• Actively responding to reviewers and other discussants on independent review sites
  • Creating an exceptionally positive customer service experience, every time

If you’re the only one out there telling your brand story, you’re just one voice in the mob. But if you can utilize the tools of branding and social outreach to help your consumers carry your story out into the world… then you’re really getting somewhere.

Upcoming Speaking and Teaching (Plus, Madeline Was On The BBC!)

It seems the BBC World Service is a big fan of ours at ideas in flight. First theyasked me to speak with Mark Whittaker on Business Matters about branding in Japan a few weeks ago (you can hear the interview at about 41:20). Then they called up Madeline Ashby, our copywriter and social media coordinator, to talk about the Rob Ford scandal on Have Your Say. And then they asked her to appear on television as well, via Skype. No link yet, but I’ll post it when it’s up.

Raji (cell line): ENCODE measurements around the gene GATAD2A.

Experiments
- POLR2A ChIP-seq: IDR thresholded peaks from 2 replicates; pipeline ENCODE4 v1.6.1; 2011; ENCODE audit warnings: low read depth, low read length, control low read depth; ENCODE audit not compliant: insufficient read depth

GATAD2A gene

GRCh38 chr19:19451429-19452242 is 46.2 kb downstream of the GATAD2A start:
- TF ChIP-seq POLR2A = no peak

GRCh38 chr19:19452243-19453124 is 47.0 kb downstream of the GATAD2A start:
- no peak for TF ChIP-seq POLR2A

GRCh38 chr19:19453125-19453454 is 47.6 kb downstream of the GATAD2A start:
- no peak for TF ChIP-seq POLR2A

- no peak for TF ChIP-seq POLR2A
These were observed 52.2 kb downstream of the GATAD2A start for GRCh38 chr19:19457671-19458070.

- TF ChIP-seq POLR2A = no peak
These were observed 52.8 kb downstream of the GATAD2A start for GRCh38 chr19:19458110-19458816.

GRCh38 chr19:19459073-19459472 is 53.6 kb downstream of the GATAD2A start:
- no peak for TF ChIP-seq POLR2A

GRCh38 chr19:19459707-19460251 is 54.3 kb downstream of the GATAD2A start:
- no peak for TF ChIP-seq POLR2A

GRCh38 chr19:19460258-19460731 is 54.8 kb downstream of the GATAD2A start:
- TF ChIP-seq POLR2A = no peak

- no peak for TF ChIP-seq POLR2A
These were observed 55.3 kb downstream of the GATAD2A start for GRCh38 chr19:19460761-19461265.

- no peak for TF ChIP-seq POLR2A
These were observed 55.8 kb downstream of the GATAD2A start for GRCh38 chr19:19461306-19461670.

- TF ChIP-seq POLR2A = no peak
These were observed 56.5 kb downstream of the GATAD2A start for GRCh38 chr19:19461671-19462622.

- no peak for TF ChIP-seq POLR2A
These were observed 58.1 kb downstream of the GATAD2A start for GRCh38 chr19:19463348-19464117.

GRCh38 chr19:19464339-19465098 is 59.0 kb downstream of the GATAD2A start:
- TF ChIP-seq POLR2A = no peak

Aside from that, I’ll be speaking to Mike Leon‘s BBA students at Wilfrid Laurier University on social media marketing on November 18th. Following that, I’m giving a keynote address on “Social Media 101″ to the Toronto Sikh Professionals group on December 3rd.

October 2013: Media Appearances, Teaching and a New Team Member!

It’s been a busy, busy summer.

Business is good; my clients are wonderful.